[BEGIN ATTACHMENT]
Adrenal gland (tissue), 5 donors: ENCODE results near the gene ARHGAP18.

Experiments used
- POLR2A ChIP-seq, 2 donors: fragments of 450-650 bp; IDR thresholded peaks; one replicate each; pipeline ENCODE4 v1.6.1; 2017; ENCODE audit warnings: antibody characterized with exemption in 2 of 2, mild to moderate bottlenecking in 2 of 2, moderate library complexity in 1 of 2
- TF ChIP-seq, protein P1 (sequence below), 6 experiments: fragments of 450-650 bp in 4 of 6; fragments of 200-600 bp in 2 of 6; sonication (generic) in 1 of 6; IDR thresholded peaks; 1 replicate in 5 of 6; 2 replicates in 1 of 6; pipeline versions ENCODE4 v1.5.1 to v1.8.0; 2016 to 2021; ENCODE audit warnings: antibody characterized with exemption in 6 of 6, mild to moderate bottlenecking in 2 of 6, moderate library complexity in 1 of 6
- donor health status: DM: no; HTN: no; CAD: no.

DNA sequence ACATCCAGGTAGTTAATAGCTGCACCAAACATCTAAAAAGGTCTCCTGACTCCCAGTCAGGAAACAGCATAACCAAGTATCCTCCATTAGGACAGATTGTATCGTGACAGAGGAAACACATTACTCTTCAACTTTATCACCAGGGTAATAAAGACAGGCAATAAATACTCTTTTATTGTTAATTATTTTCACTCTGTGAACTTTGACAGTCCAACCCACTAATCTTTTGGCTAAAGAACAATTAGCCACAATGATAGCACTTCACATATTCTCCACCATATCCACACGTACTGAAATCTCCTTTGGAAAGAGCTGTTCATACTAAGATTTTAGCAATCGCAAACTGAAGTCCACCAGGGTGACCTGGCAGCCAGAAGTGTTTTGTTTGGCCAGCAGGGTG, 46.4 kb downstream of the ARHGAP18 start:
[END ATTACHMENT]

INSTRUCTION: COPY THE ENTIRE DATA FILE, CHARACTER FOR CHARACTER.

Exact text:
Adrenal gland (tissue), 5 donors: ENCODE results near the gene ARHGAP18.

Experiments used
- POLR2A ChIP-seq, 2 donors: fragments of 450-650 bp; IDR thresholded peaks; one replicate each; pipeline ENCODE4 v1.6.1; 2017; ENCODE audit warnings: antibody characterized with exemption in 2 of 2, mild to moderate bottlenecking in 2 of 2, moderate library complexity in 1 of 2
- TF ChIP-seq, protein P1 (sequence below), 6 experiments: fragments of 450-650 bp in 4 of 6; fragments of 200-600 bp in 2 of 6; sonication (generic) in 1 of 6; IDR thresholded peaks; 1 replicate in 5 of 6; 2 replicates in 1 of 6; pipeline versions ENCODE4 v1.5.1 to v1.8.0; 2016 to 2021; ENCODE audit warnings: antibody characterized with exemption in 6 of 6, mild to moderate bottlenecking in 2 of 6, moderate library complexity in 1 of 6
- donor health status: DM: no; HTN: no; CAD: no.

DNA sequence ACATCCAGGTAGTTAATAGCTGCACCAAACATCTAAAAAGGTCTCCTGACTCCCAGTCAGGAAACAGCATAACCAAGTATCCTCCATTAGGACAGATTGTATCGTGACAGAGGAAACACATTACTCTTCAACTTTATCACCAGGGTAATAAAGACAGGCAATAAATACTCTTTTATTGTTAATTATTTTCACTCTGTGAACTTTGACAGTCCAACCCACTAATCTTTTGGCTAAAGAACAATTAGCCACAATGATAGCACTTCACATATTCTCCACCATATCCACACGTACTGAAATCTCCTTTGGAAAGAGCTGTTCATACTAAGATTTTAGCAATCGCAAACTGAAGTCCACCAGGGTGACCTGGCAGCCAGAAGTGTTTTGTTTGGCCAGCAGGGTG, 46.4 kb downstream of the ARHGAP18 start: